Even though this is kind of an affinity-related space, the whole point of it is that, in that space, we’re unburdened. The whole point of it is that we’re unburdened by white supremacy, by queerphobia, by transphobia… Before my shows, I address everyone in the room and I tell them they’re safe, and I tell them that I don’t care about their immigration status, and I don’t care about their STI status. Because all those spaces that are not alternatives target people of those identities queer identities. I said that for the first time, trying it out on people… (smiles) and I was just DJing, and someone came up to me with something written on a napkin. It just said, ‘This is the best thing that’s ever happened to me. I fucking love you.’ Like, that was it! And, yeah, you can see how I’m smiling and lighting up just thinking about that. Again, it sounds really cheesy when I say that that’s a real form of currency, but it really is. It really is a real form of currency. And catharsis.
HG: In a Boston nightlife scene where many queer-oriented events are overly commercial or otherwise not accessible to all, what is 3rdwavve’s vision in creating an alternative space? How can a space like 3rdwavve foster connectedness against marginalized people in Boston?
NAA: We definitely want to put this idea out there that we don’t just care about you when you’re in the space… we do not want to be defined by a space. We just want to put this idea out that even if it’s remote, even if it’s virtual, we’re still this community. And it doesn’t begin just when the music’s playing. It’s constant, it’s contiguous. And that’s why I’m trying to get it to expand past just nightlife too… We’re not taking anything from this, we’re not trying to capitalize off our own community. Not that that’s a bad thing all the time — you do need to nourish yourself sometimes, even fiscally. But we just thought more about, like, this brand and this face of the event, and then we realized that we wanted it to be about the community.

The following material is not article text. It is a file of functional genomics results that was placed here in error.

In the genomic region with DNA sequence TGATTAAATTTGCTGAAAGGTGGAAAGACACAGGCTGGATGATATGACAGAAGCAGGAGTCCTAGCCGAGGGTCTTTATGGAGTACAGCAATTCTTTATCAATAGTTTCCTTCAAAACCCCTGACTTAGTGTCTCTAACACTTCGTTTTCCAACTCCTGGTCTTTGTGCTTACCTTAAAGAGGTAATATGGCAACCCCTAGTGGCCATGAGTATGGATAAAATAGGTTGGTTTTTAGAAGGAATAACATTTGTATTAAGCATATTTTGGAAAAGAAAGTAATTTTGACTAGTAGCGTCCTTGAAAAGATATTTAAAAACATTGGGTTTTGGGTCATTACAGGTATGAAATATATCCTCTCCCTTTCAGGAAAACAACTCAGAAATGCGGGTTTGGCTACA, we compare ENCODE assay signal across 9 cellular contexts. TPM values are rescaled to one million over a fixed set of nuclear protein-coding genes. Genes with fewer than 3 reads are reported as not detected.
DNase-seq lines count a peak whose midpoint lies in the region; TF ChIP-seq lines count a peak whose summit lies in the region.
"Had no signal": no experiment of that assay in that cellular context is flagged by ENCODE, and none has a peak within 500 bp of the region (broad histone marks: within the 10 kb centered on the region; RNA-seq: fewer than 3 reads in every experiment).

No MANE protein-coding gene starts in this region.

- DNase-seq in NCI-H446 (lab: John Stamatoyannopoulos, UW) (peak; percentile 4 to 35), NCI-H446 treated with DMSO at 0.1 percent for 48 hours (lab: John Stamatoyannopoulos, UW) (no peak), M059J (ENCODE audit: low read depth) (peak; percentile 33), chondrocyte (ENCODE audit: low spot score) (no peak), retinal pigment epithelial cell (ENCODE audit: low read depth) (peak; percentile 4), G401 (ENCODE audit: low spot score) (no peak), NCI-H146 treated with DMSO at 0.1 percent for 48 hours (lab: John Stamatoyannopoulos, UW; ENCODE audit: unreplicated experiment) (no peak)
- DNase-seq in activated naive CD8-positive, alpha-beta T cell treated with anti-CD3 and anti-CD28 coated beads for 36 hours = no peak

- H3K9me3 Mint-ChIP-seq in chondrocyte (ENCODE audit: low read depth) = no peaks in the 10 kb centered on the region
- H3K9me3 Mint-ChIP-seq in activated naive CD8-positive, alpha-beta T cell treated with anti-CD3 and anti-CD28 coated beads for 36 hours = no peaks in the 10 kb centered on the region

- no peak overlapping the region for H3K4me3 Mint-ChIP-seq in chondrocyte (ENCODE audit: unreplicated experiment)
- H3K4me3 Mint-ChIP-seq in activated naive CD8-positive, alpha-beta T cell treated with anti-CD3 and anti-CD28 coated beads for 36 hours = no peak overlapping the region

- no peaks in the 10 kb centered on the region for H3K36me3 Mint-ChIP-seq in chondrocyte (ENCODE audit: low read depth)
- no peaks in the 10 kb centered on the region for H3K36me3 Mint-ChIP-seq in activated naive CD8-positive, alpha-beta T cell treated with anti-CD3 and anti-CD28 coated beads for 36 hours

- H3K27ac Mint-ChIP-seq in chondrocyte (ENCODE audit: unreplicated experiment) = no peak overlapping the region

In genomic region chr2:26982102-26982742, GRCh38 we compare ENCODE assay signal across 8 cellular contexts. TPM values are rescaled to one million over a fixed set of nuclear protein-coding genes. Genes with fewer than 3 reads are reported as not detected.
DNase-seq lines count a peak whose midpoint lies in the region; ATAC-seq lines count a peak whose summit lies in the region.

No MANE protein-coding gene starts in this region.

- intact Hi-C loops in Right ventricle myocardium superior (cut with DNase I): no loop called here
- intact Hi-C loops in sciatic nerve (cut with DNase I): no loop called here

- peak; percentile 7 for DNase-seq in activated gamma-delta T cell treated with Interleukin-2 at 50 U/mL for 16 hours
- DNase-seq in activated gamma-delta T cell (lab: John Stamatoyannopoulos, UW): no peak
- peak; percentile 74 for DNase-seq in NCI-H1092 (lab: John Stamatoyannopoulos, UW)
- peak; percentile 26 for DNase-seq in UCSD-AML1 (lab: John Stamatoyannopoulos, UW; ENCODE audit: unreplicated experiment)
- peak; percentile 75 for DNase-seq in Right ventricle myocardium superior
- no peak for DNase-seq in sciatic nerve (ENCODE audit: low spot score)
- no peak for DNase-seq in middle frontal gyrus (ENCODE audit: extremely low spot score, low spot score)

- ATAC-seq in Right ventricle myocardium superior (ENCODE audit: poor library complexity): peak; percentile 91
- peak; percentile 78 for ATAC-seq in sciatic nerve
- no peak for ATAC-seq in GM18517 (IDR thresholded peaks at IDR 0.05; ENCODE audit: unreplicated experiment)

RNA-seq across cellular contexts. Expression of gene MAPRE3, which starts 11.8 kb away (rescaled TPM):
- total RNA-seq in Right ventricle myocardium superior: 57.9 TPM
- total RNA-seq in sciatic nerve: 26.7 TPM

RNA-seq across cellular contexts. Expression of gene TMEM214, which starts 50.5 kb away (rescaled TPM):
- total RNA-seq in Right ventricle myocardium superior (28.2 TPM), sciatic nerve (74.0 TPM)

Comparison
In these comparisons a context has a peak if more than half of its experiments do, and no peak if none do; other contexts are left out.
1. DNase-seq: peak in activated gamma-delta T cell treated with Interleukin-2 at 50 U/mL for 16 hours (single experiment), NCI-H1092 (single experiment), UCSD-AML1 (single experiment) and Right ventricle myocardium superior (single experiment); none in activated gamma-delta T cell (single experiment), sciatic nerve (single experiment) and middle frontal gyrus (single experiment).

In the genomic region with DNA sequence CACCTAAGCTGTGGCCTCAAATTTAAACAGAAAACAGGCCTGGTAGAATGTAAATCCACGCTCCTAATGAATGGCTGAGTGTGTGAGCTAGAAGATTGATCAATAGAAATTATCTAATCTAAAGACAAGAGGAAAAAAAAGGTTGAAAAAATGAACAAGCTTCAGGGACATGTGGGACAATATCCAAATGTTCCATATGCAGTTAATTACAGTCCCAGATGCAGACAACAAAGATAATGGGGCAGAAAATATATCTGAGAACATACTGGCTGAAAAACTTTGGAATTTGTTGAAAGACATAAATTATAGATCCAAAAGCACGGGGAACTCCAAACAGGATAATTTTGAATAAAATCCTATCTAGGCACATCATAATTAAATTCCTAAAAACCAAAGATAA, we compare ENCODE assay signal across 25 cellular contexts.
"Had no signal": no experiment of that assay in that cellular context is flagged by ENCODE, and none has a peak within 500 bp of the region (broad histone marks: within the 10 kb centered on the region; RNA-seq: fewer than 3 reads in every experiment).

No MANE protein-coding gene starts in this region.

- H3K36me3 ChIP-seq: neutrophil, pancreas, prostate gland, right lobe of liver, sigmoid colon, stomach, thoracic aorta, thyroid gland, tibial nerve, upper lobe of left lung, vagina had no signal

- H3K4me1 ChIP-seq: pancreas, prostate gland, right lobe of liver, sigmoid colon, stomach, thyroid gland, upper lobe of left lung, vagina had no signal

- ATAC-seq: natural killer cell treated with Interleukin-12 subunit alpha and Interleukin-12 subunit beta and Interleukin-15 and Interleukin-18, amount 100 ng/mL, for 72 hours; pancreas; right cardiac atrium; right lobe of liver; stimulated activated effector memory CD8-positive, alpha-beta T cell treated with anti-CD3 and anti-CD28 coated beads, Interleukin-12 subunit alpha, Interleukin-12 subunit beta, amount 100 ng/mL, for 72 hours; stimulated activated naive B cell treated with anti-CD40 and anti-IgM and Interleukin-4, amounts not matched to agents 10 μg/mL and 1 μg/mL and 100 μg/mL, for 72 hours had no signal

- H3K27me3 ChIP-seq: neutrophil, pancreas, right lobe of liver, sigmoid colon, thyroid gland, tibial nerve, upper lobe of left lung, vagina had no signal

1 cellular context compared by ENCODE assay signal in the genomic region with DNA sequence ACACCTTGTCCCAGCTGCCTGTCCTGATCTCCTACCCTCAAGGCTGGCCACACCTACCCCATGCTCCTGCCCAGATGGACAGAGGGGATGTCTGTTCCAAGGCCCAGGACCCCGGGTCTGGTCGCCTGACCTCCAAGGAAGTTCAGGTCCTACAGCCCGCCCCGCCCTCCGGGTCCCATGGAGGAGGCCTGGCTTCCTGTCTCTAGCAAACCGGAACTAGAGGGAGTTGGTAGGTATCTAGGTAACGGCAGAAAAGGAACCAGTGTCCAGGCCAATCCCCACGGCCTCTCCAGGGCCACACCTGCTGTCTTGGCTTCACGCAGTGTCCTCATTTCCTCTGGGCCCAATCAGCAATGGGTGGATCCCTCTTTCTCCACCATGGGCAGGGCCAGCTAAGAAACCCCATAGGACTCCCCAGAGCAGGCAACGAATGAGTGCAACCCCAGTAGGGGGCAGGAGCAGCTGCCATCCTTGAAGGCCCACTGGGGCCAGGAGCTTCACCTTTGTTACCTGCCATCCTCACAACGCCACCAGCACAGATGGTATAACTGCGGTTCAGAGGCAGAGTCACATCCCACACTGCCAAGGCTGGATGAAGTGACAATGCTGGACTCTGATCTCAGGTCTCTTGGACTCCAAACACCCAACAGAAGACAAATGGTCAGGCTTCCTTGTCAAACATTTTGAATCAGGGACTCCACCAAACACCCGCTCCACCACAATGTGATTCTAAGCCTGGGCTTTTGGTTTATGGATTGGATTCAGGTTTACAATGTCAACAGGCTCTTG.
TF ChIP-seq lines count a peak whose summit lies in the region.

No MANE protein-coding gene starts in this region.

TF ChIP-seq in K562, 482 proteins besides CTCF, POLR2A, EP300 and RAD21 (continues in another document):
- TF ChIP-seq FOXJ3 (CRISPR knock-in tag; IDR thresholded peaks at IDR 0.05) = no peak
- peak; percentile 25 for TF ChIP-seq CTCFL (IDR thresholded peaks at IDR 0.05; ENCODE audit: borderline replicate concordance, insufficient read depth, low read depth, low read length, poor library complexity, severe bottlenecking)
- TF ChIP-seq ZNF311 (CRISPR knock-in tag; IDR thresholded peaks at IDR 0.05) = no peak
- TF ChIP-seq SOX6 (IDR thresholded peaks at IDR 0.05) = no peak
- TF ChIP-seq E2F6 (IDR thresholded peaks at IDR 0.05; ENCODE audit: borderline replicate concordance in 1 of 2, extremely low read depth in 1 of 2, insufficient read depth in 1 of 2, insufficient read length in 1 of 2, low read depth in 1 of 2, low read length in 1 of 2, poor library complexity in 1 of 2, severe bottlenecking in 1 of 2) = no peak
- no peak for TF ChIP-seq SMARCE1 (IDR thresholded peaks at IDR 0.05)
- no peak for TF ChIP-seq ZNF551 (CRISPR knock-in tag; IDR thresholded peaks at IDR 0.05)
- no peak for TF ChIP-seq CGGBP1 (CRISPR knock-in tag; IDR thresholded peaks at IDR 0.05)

This idea of buy-in is something that a lot of organizations, a lot of corporations want . And the buy-in, I think, just comes from the community and the personability, you know? We have a new membership program for return attendees. We just got an information hotline too — and anytime someone’s calling me on that Google Voice number, I’m picking up the phone. I want the voice-to-voice connection. I don’t want anything to be mistaken. I want them to know exactly what this event is about.
You have to be careful, you have to be discerning, and you have to hold people accountable. Because sometimes that presentation of a safe space is just that — a presentation. So again, you know… I think accountability is the difference between a performative safe space, and a real one that cares about learning and growing.
HG: What can we expect from 3rdwavve Volume 3 on June 29th?
NAA: A lot! 3rdwavve Volume 3 is gonna have Mick Beth and Anjimile performing. We’re gonna have some queer and trans dancers, we’re gonna have queer and trans vendors of color, vending everything from resin sculptures to body oils and crafts. We’ll have our own merch table, and something I’m really excited for is the virtual reality station. That’s gonna be amazing, and also done by Charity, a queer person of color. We’re gonna have amazing music as always by me and Teddy Valentine and LUNAMARIPOSA.
HG: Any last thoughts?
NAA: I’m just grateful to be alive, grateful for my community. I’m just grateful for my community. None of this would be possible without them. I’ll just say one big thank you to the community that’s supporting!
To RSVP for the upcoming 3rdwavve event on June 29, please purchase tickets via WithFriends. For more from 7elucinations, follow her on Instagram, Twitter, and Soundcloud for updates.
Feature Photo: Omari Spears
Hassan Ghanny is a writer and music journalist based in Boston, MA. For more of his work, follow him on Instagram @diaspora.gothic.
This is so inspirational!